The changes to combat are a welcome addition to Resident Evil 4, making this playthrough stand apart from the many I’ve done in the past. But there is a severe learning curve to master. Reloading guns, especially when hordes of Ganados are coming after you, quickly activated my fight or flight and caused me to accidentally switch to my knife or improperly reload my weapon. Also, grenades require a lot of body movement – you have to pull the pin before throwing it, and that can be tricky, especially if you’re playing sitting down. But on the whole, the new combat mechanics are a good challenge for even the best of Resident Evil 4 players.

The changes to combat are a welcome addition to Resident Evil 4.

Outside of combat, Resident Evil 4’s puzzles are also a lot more fun to navigate and a lot easier to solve. In 2D, there are a lot of button prompts that control parts of puzzles that move, making it feel a bit tedious, but in VR you can physically interact with the objects to intuitively work through them.

One of my biggest concerns going into Resident Evil 4 VR was how Armature would tackle quick-time events in VR, but I’m happy to say that these QTEs are more similar to Resident Evil 4’s Wii port than just a random series of button mashing. Typically, you’re required to shake the controllers when Leon is doing things like a chase sequence or he is hanging on a cliff and needs to pull himself up. But some scenes, most notably the knife fight with Jack Krauser, require other commands, such as pressing the triggers on both controllers or moving the controllers upward, downward, or to the side.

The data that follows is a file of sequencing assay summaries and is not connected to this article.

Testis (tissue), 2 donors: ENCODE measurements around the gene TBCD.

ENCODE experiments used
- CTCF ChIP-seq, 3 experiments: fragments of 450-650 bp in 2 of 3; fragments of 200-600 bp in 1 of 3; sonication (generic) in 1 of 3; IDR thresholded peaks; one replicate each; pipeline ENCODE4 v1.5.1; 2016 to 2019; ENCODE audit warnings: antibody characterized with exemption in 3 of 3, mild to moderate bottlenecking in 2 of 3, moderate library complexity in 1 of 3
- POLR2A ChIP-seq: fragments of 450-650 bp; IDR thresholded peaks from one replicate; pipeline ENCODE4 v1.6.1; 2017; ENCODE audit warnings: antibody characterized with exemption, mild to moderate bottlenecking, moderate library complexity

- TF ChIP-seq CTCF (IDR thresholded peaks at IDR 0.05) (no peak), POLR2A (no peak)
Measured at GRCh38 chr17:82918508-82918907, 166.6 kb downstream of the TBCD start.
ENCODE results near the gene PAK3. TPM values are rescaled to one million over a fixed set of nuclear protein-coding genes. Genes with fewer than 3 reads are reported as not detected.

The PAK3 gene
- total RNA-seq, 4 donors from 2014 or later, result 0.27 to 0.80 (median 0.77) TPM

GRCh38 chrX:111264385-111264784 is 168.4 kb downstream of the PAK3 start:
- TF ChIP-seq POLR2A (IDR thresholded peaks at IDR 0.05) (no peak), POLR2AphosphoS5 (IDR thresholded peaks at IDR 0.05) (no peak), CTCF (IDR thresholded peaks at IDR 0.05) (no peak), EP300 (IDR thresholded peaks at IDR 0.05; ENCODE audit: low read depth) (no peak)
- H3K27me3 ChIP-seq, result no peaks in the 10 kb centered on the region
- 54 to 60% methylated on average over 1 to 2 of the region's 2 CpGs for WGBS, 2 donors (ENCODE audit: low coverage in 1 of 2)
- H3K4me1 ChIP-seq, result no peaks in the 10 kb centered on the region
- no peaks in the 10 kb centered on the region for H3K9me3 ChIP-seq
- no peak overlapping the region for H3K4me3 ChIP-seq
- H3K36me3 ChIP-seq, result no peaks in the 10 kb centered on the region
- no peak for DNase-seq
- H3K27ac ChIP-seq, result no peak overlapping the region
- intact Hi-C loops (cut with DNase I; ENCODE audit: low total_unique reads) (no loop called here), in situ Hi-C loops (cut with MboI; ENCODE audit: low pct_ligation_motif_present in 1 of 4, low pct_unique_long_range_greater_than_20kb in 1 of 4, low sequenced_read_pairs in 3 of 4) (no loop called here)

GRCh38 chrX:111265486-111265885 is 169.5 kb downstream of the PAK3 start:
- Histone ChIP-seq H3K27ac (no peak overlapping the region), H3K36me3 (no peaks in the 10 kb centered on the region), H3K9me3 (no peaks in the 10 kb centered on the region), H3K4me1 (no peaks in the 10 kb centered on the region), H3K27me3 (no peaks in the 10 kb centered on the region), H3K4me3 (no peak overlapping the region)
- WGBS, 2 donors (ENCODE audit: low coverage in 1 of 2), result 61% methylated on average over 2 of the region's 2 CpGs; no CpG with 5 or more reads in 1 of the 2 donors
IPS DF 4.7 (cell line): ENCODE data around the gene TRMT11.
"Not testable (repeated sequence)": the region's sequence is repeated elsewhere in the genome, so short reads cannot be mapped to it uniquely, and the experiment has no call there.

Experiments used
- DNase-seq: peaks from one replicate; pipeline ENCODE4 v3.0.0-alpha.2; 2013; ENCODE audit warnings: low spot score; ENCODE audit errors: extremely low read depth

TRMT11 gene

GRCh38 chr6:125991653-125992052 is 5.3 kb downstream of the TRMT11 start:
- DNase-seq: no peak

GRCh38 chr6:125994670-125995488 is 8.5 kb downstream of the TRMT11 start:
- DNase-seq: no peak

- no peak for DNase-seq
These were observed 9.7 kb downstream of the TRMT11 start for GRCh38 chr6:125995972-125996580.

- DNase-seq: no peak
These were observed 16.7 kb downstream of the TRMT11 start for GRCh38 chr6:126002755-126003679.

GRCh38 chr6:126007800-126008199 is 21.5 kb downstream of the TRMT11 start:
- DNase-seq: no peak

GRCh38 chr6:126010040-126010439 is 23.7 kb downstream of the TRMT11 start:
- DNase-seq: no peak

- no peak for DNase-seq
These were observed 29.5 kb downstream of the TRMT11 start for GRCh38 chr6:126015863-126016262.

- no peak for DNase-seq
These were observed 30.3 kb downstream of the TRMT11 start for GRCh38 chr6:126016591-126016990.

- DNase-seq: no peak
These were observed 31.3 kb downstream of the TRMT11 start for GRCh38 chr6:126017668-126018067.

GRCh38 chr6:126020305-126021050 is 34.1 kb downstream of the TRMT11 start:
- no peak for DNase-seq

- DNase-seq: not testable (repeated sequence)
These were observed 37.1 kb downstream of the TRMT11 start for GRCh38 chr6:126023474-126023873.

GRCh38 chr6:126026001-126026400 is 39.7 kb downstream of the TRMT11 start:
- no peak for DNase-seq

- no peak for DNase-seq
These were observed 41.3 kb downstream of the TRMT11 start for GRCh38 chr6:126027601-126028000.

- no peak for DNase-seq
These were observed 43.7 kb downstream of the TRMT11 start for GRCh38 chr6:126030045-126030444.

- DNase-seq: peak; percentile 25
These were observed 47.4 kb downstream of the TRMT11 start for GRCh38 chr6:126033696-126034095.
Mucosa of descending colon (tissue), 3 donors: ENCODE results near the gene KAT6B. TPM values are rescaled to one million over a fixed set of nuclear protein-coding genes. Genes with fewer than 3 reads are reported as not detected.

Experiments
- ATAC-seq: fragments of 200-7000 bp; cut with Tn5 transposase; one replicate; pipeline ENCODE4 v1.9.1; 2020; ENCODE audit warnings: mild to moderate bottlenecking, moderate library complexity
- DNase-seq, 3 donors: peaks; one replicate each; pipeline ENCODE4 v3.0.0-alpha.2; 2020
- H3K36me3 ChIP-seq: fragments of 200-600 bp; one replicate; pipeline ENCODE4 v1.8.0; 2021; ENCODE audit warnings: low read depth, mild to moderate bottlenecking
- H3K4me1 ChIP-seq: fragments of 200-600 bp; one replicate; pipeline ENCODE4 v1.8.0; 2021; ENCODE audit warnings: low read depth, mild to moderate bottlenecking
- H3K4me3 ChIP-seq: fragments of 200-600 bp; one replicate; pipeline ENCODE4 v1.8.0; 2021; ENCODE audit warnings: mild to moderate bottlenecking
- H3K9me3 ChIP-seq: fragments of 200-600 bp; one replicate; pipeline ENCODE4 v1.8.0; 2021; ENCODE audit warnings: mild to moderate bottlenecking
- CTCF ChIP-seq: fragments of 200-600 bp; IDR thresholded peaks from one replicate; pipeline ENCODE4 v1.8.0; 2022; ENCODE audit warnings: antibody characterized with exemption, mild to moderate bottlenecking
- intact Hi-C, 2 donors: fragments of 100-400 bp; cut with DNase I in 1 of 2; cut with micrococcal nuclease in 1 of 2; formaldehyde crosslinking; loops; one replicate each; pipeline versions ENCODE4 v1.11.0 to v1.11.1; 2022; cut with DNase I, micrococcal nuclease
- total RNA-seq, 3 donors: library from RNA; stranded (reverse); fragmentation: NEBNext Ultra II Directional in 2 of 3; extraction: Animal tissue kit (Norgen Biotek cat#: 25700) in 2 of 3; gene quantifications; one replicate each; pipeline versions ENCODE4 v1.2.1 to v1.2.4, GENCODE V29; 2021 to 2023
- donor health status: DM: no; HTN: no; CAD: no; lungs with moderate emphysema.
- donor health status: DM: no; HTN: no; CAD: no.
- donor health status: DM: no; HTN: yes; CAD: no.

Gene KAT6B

There are a few areas, though, where it’s pretty much impossible to convert a 2D game to VR. Most cutscenes, for instance, are viewed in a windowed, virtual theater-esque screen in front of you, which is understandable but still a bit of a letdown. Thankfully the cutscenes Leon has on his communication device have been moved to VR, and you even have to physically press the button to start the call.

While most of the actions Leon can do are performed in first-person, you can toggle between third-person mode as well for all these actions. Certain actions, like Leon jumping out a window or pushing a heavy object like a bookshelf, are all in third-person, which I think is for the best – I am not sure that kind of thing would have been a very pleasant experience in VR. I did notice there was an option where I could grab the doorknob to open some doors, but also you can have Leon perform a third-person kick.